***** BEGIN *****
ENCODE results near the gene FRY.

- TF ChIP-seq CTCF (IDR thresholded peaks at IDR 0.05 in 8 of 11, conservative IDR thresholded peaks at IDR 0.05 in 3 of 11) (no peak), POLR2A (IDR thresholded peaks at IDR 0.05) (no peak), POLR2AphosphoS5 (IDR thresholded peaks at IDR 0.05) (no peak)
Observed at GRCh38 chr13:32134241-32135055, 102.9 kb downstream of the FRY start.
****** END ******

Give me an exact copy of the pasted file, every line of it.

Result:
ENCODE results near the gene FRY.

- TF ChIP-seq CTCF (IDR thresholded peaks at IDR 0.05 in 8 of 11, conservative IDR thresholded peaks at IDR 0.05 in 3 of 11) (no peak), POLR2A (IDR thresholded peaks at IDR 0.05) (no peak), POLR2AphosphoS5 (IDR thresholded peaks at IDR 0.05) (no peak)
Observed at GRCh38 chr13:32134241-32135055, 102.9 kb downstream of the FRY start.